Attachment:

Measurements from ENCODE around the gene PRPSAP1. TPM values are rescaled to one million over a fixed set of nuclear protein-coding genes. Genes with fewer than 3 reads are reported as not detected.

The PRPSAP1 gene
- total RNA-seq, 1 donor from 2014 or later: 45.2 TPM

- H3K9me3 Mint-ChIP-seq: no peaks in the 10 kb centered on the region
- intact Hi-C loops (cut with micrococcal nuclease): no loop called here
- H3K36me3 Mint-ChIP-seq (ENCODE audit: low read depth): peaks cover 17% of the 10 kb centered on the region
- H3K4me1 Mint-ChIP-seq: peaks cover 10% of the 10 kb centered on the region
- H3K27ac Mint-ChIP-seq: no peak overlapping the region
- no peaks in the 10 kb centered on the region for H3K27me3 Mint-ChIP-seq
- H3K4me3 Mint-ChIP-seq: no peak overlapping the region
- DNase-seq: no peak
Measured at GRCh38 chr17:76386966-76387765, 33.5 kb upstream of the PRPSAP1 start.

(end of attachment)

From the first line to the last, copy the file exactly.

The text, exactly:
Measurements from ENCODE around the gene PRPSAP1. TPM values are rescaled to one million over a fixed set of nuclear protein-coding genes. Genes with fewer than 3 reads are reported as not detected.

The PRPSAP1 gene
- total RNA-seq, 1 donor from 2014 or later: 45.2 TPM

- H3K9me3 Mint-ChIP-seq: no peaks in the 10 kb centered on the region
- intact Hi-C loops (cut with micrococcal nuclease): no loop called here
- H3K36me3 Mint-ChIP-seq (ENCODE audit: low read depth): peaks cover 17% of the 10 kb centered on the region
- H3K4me1 Mint-ChIP-seq: peaks cover 10% of the 10 kb centered on the region
- H3K27ac Mint-ChIP-seq: no peak overlapping the region
- no peaks in the 10 kb centered on the region for H3K27me3 Mint-ChIP-seq
- H3K4me3 Mint-ChIP-seq: no peak overlapping the region
- DNase-seq: no peak
Measured at GRCh38 chr17:76386966-76387765, 33.5 kb upstream of the PRPSAP1 start.